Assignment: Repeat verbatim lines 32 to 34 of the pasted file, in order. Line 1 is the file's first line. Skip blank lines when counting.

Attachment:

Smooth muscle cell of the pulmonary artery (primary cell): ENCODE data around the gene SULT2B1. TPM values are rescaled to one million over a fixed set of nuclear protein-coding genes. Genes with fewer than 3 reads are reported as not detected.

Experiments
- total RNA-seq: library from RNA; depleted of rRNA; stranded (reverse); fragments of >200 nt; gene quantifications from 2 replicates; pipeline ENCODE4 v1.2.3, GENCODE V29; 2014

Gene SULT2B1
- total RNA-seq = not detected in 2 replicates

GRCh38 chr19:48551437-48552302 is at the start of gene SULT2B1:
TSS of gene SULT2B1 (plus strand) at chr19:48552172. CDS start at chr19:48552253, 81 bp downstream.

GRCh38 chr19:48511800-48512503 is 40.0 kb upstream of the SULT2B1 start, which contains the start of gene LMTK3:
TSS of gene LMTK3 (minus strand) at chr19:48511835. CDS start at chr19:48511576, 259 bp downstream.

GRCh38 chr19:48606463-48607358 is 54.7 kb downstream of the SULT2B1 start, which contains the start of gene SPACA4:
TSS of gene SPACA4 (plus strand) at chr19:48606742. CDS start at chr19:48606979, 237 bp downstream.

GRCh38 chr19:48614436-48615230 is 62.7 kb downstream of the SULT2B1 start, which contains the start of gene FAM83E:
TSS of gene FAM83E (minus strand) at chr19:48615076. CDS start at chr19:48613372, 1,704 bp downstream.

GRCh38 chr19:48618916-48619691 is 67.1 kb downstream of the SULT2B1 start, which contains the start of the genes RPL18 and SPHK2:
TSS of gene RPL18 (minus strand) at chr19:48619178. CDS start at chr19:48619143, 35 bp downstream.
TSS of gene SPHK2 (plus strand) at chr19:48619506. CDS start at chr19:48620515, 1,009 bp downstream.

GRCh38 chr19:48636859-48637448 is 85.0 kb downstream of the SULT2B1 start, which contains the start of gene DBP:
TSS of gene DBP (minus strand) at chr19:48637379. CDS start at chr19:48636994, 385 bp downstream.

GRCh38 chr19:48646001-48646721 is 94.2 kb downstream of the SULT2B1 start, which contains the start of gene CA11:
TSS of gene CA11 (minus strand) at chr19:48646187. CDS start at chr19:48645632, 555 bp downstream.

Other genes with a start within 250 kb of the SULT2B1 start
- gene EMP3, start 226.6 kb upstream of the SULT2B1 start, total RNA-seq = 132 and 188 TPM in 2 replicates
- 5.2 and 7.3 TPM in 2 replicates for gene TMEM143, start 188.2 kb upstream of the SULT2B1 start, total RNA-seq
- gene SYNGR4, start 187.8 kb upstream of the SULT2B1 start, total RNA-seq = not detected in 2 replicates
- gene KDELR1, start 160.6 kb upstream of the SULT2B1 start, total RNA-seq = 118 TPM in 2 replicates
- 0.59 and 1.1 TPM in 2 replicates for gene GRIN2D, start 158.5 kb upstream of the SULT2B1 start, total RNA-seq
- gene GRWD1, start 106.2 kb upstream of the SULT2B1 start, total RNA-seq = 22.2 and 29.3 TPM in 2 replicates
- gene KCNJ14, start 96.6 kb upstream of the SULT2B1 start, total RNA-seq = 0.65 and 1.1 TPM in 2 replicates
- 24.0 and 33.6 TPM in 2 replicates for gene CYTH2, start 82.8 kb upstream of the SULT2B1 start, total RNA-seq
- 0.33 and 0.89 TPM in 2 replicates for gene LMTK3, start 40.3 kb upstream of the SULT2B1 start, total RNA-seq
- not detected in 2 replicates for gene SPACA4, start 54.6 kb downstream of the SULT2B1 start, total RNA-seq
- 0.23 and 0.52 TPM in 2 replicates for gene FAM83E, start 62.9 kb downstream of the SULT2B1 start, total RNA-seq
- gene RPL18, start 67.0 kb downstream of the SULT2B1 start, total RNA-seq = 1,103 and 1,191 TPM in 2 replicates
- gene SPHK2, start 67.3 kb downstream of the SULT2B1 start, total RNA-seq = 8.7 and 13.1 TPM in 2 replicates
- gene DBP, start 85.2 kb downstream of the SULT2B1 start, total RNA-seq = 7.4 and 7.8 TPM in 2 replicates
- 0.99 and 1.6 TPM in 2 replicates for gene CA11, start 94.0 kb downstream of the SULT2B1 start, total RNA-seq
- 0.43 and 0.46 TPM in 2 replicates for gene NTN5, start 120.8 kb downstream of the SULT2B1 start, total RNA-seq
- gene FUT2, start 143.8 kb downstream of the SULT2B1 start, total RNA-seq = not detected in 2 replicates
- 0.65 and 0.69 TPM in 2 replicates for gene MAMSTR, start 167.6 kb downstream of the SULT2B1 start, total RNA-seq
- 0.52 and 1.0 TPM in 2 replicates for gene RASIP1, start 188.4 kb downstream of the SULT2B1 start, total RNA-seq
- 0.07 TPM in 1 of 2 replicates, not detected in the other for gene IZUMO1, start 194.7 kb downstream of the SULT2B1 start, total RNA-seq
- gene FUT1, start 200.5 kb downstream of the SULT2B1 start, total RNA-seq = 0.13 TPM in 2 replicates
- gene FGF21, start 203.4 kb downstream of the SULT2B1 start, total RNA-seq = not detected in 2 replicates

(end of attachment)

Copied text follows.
- 0.23 and 0.52 TPM in 2 replicates for gene FAM83E, start 62.9 kb downstream of the SULT2B1 start, total RNA-seq
- gene RPL18, start 67.0 kb downstream of the SULT2B1 start, total RNA-seq = 1,103 and 1,191 TPM in 2 replicates
- gene SPHK2, start 67.3 kb downstream of the SULT2B1 start, total RNA-seq = 8.7 and 13.1 TPM in 2 replicates